E.  “Because the ground is chapt, for there was no rain in the earth, the plowmen were ashamed, they covered their heads.” The plowmen were doubly affected by the lack of rain. The ground was hard and dry. It was chapped and cracked. Psalm 65:10 says, Thou waterest the ridges thereof abundantly: thou settlest the furrows thereof: thou makest it soft with showers: thou blessest the springing thereof. Without the rain the plowmen had nothing to do. They were dependent upon the rain. You and I are spiritual plowmen. Without God’s Hand upon us, we really have nothing to do. Without the rain their efforts were reduced to watching everything die around them.
F.  “Yea, the hind also calved in the field, and forsook it, because there was no grass.” “And the wild asses did stand in the high places, they snuffed up the wind like dragons; their eyes did fail, because there was no grass (5-6).The livestock were also affected by the dearth. Drought and famine affects everything, animals included. Spiritual drought also affects everything. Spiritual drought affects the individual, the family, the church, the city, etc…
II.  The Prayer of Jeremiah. Beginning with verse 7, we find Jeremiah’s prayer for His people. O LORD, though our iniquities testify against us, do thou it for thy name’s sake: for our backslidings are many; we have sinned against thee.It is probably safe to say that Jeremiah prayed for the people more than the people prayed for the people.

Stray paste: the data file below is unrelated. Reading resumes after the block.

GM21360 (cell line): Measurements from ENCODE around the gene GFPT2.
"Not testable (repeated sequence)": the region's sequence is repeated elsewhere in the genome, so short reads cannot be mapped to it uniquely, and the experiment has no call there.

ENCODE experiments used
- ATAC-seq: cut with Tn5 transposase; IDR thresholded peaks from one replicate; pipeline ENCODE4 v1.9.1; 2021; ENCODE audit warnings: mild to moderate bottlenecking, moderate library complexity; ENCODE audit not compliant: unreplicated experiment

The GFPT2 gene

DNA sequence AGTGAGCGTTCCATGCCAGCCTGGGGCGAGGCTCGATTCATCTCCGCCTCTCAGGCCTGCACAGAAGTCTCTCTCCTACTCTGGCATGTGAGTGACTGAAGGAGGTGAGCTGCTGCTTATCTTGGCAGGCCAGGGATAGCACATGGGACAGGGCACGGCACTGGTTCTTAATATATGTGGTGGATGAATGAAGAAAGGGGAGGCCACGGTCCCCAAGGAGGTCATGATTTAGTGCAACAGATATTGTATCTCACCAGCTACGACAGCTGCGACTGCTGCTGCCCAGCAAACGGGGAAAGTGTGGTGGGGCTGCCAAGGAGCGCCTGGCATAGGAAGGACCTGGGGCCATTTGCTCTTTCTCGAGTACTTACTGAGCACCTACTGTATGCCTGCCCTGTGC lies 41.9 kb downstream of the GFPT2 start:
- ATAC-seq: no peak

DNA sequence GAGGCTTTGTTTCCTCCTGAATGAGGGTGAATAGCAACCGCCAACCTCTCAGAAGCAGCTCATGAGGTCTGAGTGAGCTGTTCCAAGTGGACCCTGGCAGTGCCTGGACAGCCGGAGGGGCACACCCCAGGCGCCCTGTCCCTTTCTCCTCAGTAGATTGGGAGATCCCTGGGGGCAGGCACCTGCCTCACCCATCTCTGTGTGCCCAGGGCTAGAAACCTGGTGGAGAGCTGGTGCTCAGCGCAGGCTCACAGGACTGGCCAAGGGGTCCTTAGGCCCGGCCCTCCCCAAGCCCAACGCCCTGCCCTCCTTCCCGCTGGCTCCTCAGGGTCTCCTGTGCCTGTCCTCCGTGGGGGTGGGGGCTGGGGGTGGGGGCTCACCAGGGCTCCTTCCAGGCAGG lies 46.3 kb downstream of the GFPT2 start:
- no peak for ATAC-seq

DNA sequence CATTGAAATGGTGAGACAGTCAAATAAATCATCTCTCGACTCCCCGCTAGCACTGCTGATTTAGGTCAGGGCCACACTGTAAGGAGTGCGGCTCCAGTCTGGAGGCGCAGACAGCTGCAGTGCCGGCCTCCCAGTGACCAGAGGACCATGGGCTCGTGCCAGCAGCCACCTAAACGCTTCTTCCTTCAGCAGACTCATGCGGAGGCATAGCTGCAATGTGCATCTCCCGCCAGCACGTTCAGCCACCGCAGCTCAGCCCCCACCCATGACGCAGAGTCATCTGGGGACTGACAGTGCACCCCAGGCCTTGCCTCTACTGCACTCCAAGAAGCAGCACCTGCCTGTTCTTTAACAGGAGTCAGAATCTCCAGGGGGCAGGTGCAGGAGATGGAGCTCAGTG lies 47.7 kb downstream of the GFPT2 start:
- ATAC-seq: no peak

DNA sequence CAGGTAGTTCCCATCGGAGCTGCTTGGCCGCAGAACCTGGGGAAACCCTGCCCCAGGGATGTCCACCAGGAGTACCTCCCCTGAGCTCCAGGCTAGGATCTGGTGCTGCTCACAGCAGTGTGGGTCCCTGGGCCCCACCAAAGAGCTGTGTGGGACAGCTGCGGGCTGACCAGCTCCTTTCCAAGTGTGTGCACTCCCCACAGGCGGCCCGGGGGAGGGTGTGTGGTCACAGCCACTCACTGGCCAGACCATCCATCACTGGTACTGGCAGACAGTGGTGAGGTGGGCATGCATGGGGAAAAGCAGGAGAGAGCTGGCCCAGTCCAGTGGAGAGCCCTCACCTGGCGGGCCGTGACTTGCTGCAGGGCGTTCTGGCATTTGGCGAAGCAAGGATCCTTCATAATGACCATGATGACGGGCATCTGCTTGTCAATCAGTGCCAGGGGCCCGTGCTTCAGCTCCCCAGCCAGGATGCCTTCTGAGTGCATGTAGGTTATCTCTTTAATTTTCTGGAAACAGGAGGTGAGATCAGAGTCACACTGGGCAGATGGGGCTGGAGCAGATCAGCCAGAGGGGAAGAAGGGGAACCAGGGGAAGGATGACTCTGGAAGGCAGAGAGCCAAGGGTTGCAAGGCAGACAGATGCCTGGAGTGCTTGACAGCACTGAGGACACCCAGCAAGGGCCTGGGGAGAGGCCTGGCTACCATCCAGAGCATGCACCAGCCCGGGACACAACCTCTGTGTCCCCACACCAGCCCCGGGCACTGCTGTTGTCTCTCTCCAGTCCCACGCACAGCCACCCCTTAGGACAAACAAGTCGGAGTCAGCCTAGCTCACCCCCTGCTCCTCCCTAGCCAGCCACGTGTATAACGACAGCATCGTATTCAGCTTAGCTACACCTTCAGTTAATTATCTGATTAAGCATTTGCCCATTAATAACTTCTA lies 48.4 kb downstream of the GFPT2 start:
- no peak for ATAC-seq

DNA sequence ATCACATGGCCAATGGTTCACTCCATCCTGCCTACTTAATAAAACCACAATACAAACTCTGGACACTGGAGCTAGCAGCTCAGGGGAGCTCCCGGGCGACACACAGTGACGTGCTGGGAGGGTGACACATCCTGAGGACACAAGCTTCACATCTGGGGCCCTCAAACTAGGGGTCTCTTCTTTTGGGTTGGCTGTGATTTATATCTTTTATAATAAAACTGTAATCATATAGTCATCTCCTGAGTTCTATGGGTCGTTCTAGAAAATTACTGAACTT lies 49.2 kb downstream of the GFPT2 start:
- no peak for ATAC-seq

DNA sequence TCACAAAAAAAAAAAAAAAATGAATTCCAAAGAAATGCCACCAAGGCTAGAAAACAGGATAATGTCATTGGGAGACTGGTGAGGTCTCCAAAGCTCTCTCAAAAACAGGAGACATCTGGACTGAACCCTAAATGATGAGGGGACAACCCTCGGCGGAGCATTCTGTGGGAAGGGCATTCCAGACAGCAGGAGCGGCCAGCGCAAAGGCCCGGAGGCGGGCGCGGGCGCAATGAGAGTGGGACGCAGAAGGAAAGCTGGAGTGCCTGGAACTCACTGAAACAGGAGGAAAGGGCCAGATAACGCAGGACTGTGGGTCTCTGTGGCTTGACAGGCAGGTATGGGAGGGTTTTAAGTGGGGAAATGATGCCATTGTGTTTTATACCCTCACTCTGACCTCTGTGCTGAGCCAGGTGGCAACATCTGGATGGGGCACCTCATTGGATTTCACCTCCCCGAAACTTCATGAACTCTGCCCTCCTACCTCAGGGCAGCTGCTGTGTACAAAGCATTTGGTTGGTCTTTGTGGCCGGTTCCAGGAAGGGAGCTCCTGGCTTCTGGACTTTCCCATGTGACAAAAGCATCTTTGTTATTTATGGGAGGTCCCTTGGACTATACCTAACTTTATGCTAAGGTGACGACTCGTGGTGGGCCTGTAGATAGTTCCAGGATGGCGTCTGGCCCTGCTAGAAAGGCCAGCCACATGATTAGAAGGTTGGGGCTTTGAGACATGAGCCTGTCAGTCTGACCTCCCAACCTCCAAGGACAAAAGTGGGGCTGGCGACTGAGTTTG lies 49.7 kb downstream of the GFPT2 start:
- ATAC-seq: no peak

A.  “O the hope of Israel, the saviour thereof in time of trouble, why shouldest thou be as a stranger in the land, and as a wayfaring man that turneth aside to tarry for a night? Why shouldest thou be as a man astonied, as a mighty man that cannot save? yet thou, O LORD, art in the midst of us, and we are called by thy name; leave us not (8-9).” The prophet prayed for God’s deliverance and confessed the sin of the people. He pleaded with God for forgiveness. He made a case for God’s reputation. I firmly believe that many a judgment has been postponed, many a reprieve found because of the tears and prayers of a loving pastor.
B.  Abraham begged God to save Sodom and Gomorrah for a righteous soul. Moses pleaded with God for the lives of the Israelites at Mt. Sinai. Some of the early churches were probably propped up by little more than the prayers of Paul. There are many Christians that wouldn’t be where they are today if it were not for a praying pastor, parent, or grandparent. We must not cease in our prayers for the salvation of the lost and the return of the backslidden.